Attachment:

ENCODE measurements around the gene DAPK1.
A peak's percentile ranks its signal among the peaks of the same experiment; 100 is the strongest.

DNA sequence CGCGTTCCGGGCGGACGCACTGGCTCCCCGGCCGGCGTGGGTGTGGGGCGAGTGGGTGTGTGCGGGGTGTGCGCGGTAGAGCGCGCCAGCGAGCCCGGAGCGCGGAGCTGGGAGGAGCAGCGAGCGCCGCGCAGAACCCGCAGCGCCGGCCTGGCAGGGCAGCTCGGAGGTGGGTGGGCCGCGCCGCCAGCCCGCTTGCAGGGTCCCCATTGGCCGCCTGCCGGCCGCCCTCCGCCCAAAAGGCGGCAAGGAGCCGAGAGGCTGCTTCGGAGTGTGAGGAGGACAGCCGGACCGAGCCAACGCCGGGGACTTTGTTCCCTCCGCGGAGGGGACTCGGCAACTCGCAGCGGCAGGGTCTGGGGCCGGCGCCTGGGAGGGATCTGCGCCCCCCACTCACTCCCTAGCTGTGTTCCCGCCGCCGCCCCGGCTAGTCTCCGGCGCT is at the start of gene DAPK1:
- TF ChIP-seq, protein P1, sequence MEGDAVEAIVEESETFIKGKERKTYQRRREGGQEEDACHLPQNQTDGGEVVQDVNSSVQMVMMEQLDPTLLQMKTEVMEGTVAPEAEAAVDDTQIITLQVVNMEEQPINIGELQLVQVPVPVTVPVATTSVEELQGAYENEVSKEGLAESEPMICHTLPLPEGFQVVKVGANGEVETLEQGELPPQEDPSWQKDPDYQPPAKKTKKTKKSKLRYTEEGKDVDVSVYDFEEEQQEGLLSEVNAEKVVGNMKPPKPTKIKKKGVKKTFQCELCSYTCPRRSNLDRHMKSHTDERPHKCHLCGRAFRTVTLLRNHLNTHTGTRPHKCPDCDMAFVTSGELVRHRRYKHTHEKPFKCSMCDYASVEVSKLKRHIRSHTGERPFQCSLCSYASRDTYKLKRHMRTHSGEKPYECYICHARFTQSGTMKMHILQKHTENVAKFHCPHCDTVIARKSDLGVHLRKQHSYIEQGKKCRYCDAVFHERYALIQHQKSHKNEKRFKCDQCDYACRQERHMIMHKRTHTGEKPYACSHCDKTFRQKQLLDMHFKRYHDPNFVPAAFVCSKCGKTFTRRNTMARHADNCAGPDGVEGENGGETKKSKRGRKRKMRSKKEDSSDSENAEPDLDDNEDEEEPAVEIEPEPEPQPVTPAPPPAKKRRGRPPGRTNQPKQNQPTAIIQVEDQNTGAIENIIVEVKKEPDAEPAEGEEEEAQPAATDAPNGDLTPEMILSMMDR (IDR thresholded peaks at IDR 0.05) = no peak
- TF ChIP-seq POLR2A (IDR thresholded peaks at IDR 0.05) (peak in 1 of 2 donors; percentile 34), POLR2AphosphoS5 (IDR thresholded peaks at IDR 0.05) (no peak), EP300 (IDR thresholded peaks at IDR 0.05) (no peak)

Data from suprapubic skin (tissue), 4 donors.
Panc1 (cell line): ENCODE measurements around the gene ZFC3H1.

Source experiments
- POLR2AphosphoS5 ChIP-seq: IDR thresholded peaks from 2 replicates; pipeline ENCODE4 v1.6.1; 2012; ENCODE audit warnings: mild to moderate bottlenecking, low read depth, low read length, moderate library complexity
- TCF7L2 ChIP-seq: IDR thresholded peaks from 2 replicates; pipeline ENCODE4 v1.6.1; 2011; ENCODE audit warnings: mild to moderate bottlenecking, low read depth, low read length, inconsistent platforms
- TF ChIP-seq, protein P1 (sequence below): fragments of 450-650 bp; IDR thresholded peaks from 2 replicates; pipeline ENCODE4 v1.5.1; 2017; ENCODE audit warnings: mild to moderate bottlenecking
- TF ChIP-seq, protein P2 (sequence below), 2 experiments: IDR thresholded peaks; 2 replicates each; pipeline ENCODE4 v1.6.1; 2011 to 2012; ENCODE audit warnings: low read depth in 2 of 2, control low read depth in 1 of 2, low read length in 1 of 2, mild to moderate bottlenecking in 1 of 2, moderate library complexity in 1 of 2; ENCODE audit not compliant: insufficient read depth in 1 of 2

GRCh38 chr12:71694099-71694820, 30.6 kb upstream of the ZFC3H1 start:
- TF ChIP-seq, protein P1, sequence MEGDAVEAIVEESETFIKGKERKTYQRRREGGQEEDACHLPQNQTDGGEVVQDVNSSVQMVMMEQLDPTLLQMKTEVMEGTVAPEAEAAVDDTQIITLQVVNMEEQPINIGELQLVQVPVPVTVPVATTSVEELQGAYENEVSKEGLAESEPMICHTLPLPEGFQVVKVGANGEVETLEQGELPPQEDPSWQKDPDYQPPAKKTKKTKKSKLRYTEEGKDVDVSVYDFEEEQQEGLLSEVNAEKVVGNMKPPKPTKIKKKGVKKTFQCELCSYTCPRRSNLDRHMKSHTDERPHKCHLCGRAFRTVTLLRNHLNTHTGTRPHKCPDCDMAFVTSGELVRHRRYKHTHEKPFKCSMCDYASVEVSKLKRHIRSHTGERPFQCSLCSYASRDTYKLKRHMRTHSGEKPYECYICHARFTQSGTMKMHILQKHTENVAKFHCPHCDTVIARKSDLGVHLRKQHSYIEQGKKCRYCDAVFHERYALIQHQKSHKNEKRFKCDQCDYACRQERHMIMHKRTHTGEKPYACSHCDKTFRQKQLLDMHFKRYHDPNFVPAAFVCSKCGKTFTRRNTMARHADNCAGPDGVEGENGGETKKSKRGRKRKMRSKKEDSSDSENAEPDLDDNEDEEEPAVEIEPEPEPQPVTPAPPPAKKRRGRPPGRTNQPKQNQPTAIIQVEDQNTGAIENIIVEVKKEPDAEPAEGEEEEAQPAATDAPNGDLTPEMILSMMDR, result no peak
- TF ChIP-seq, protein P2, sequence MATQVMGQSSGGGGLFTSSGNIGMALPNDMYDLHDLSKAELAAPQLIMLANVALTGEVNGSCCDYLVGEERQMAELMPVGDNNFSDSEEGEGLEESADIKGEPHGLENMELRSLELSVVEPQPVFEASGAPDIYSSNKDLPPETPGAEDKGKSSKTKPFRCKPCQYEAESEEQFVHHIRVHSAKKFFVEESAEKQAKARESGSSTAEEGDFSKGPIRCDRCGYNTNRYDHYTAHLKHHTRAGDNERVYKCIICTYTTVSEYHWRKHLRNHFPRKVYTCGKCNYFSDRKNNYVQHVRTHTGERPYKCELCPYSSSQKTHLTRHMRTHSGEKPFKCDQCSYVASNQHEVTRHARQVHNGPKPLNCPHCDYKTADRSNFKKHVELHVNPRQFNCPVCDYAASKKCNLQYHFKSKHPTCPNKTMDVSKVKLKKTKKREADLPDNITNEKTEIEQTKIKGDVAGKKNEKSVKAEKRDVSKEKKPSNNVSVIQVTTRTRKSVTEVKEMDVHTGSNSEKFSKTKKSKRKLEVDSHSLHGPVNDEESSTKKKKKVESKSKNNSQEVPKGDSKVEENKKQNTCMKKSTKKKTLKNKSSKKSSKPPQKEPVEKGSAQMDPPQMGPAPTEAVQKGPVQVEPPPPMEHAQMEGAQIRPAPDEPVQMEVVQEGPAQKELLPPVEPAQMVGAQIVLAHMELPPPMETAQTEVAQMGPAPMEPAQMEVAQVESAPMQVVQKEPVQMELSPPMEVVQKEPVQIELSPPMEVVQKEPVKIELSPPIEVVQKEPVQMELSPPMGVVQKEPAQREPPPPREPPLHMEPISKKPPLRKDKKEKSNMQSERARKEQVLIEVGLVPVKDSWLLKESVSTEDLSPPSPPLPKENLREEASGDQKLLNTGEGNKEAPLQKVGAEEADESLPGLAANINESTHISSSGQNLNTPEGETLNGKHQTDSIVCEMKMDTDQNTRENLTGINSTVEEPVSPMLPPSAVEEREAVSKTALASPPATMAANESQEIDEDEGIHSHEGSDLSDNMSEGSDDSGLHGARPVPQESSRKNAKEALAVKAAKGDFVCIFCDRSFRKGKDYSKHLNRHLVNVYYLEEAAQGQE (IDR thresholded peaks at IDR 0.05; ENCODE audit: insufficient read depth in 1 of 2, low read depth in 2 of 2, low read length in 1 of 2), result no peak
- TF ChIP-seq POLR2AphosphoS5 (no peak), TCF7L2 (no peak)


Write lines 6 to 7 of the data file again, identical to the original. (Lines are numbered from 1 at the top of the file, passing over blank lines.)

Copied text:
Data from suprapubic skin (tissue), 4 donors.
Panc1 (cell line): ENCODE measurements around the gene ZFC3H1.